Essential Reading for Developing Writers

An old piece of mine from the Capital Letters blog.

CAPITAL LETTERS

— Rachael Nielsen

I don’t have a yacht and I don’t come from money.

The opposite is the assumption when I casually mention that I’ve studied at Oxford. That’s Oxford University in England, yes. (Note: you must mention something like this casually otherwise you sound pretentious). I tend to mention this summer of study and writing fiction when I’m trying to impress boys or if it is of some value to the conversation. As I’m not in a pub nor will this article circulate throughout a dating website, I’m not trying to impress you, it is the latter this time. The Forest for the Trees was required reading before I flew the twenty-six hours to England. It is one of the best books on the process and life of writing, and thus goes on my list for developing writers. This book, as well as the others I will mention, is…

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The well regarded and the brave: a winter recommended reading list

CAPITAL LETTERS

Words by Rachael Nielson

I buy most of my books online and read reviews before purchasing. I’m eyeing off Not That Kind of Girl by Lena Dunham, A Girl Is a Half-Formed Thing by Eimear McBride, and The Prince Lestat by Anne Rice. For those of you who, like me, enjoy a recommendation before buying a book, I have put together a currated list of well regarded contemporary and classic books for a variety of reading moods this season.

A Challenge  

You want to use your intellect during weekends in the blue mountains in amongst bush walking and antiquing. Going on a mini break doesn’t mean you’re not up for an emotional and ideological awakening.

candycoverCandy by Luke Davies
Luke Davies has mastered breezy prose and spot on slang. He builds a sense of place which is tangible and often lacking from contemporary literature. Candy gives the…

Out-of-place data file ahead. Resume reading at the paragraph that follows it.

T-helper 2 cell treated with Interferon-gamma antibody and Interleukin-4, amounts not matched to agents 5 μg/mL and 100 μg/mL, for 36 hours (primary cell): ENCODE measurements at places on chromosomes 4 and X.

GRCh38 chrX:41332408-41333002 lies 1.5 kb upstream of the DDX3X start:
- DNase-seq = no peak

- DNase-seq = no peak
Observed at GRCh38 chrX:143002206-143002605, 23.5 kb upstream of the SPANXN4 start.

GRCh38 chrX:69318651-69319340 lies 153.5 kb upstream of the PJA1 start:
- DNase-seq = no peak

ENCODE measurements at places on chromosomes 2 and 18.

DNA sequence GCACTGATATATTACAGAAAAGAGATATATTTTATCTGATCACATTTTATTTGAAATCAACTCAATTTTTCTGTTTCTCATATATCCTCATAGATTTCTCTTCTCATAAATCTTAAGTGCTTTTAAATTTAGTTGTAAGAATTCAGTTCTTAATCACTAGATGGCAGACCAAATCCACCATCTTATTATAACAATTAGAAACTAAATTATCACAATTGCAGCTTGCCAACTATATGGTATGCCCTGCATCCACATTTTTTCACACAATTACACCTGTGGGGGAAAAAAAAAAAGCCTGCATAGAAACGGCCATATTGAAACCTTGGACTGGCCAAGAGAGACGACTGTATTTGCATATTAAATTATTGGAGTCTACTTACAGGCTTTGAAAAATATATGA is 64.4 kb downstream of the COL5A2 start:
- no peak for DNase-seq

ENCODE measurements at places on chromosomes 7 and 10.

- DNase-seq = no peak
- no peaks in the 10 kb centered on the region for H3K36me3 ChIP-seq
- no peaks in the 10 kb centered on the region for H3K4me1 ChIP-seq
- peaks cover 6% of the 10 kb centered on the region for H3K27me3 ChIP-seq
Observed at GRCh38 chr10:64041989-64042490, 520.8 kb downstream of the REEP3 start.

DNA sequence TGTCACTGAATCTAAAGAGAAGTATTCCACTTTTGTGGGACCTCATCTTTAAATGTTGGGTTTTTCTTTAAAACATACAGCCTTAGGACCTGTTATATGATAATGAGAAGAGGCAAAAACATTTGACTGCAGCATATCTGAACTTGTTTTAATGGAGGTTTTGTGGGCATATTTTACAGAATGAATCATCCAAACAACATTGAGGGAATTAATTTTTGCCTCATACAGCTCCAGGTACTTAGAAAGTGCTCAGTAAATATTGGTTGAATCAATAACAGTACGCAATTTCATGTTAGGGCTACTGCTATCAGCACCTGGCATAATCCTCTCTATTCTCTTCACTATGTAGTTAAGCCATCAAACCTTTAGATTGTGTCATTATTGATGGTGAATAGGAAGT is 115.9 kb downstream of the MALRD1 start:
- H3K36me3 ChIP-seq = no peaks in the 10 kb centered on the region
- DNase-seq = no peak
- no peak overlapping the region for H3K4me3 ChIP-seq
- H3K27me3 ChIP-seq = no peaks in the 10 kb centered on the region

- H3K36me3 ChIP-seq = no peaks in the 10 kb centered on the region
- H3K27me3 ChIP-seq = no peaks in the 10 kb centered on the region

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“Myth #1: A good writer doesn’t need an editor.”

I’m experiencing a lush mania for researching the roles and types of editors out there. I found a warm, useful little article from Huffington Post regarding myths about editors.

“There’s a lot of misinformation and misunderstanding about editors and what they do. Here are seven of those myths that I’d like to clean up:

Myth #1: A good writer doesn’t need an editor.

In these days of self-publication and “service” publishers — who take a percentage of sales for letting the author do all of the work — you hear this a lot. “I’ve slaved over this manuscript for years. I checked it through a hundred times. Microsoft Word’s Spelling and Grammar comes up clean. It’s ready for publication.”

Want an example of a professional book from a world-class author who convinced her publishers to put out the book as-is, without a deep developmental edit (see #3 below)? Look at J. K. Rowling’s Harry Potter and the Order of the Phoenix. Pretty good book, and it’s sold millions of copies, absolutely — but it’s at least a hundred pages longer than it needs to be. There’s needless repetition, uneven pacing, and side-plots that go nowhere. You’ll notice that the previous and subsequent books in the bestselling series were much shorter and much tighter. Rowling worked more closely with her editors.”

Digging myself out of a dark, long, bewildering year of being lost as an artist

You know how I talk often in those posts about losing hope and gaining a bit of it back…. well mostly finding my way as a “creative” has been miserable (growth comes from pain -_-). But this is the most jazzed up I have felt in….. years.

It was simple but pivotal. I picked up a copy of the 2015 ACT/NSW jobs guide and had a read of the description on ‘Editors.’ The information on Book Editors excited me the most out of any of the occupations I looked up. It was right about then that I wanted to let out a primal scream of victory FINALLY! tangible facts about jobs for creative types!

This book has started to dig me out of the dark descent I have been spiraling into over this long, bewildering year.

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And I’ve continued to grow excited about the roles of editor through my work with Grapple publishing on the second Annual. I’ve also managed to find useful information about jobs prospects. I’m wanting to gauge my (increasing) interest in this career path with information about what most likely awaits me. I’ve already had a searing lesson in doing otherwise. But to be fair, it often takes a lot of time to work out our career paths.

I’m cautiously ecstatic about the new direction. Most of all I’m thrilled energy is coming back to me and I’m naturally finding myself directed towards gaining more editing experience and hunting down internships with publishing houses.